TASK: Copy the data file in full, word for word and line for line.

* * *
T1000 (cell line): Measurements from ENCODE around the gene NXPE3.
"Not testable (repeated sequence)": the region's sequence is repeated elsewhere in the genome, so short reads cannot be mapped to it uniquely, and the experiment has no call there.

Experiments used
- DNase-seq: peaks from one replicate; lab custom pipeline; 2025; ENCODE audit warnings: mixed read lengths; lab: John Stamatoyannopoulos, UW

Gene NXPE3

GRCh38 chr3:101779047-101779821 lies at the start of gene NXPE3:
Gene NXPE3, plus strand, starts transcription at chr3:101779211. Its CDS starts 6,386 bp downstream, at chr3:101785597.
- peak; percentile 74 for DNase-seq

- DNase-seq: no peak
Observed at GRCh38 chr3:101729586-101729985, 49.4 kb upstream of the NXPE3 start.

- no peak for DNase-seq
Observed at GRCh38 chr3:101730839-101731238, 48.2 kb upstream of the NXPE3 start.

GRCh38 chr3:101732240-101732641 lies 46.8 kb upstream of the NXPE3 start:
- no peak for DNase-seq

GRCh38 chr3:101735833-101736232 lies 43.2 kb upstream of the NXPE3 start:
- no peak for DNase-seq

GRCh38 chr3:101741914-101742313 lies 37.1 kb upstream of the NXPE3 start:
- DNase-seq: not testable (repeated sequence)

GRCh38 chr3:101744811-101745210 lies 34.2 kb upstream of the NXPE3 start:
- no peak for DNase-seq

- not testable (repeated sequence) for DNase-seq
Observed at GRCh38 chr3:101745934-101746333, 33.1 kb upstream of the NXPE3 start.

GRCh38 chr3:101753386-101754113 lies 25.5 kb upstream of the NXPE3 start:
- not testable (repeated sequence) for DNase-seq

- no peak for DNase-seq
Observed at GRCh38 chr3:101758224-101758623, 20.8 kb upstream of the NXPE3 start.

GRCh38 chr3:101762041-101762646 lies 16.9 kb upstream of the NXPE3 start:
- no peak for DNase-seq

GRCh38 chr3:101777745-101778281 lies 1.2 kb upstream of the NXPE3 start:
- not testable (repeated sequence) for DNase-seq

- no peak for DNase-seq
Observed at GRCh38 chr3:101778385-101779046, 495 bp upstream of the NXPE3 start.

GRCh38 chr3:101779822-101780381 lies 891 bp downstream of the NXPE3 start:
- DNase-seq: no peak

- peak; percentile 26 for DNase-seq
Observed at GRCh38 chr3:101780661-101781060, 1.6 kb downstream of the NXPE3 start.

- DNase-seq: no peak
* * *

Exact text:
T1000 (cell line): Measurements from ENCODE around the gene NXPE3.
"Not testable (repeated sequence)": the region's sequence is repeated elsewhere in the genome, so short reads cannot be mapped to it uniquely, and the experiment has no call there.

Experiments used
- DNase-seq: peaks from one replicate; lab custom pipeline; 2025; ENCODE audit warnings: mixed read lengths; lab: John Stamatoyannopoulos, UW

Gene NXPE3

GRCh38 chr3:101779047-101779821 lies at the start of gene NXPE3:
Gene NXPE3, plus strand, starts transcription at chr3:101779211. Its CDS starts 6,386 bp downstream, at chr3:101785597.
- peak; percentile 74 for DNase-seq

- DNase-seq: no peak
Observed at GRCh38 chr3:101729586-101729985, 49.4 kb upstream of the NXPE3 start.

- no peak for DNase-seq
Observed at GRCh38 chr3:101730839-101731238, 48.2 kb upstream of the NXPE3 start.

GRCh38 chr3:101732240-101732641 lies 46.8 kb upstream of the NXPE3 start:
- no peak for DNase-seq

GRCh38 chr3:101735833-101736232 lies 43.2 kb upstream of the NXPE3 start:
- no peak for DNase-seq

GRCh38 chr3:101741914-101742313 lies 37.1 kb upstream of the NXPE3 start:
- DNase-seq: not testable (repeated sequence)

GRCh38 chr3:101744811-101745210 lies 34.2 kb upstream of the NXPE3 start:
- no peak for DNase-seq

- not testable (repeated sequence) for DNase-seq
Observed at GRCh38 chr3:101745934-101746333, 33.1 kb upstream of the NXPE3 start.

GRCh38 chr3:101753386-101754113 lies 25.5 kb upstream of the NXPE3 start:
- not testable (repeated sequence) for DNase-seq

- no peak for DNase-seq
Observed at GRCh38 chr3:101758224-101758623, 20.8 kb upstream of the NXPE3 start.

GRCh38 chr3:101762041-101762646 lies 16.9 kb upstream of the NXPE3 start:
- no peak for DNase-seq

GRCh38 chr3:101777745-101778281 lies 1.2 kb upstream of the NXPE3 start:
- not testable (repeated sequence) for DNase-seq

- no peak for DNase-seq
Observed at GRCh38 chr3:101778385-101779046, 495 bp upstream of the NXPE3 start.

GRCh38 chr3:101779822-101780381 lies 891 bp downstream of the NXPE3 start:
- DNase-seq: no peak

- peak; percentile 26 for DNase-seq
Observed at GRCh38 chr3:101780661-101781060, 1.6 kb downstream of the NXPE3 start.

- DNase-seq: no peak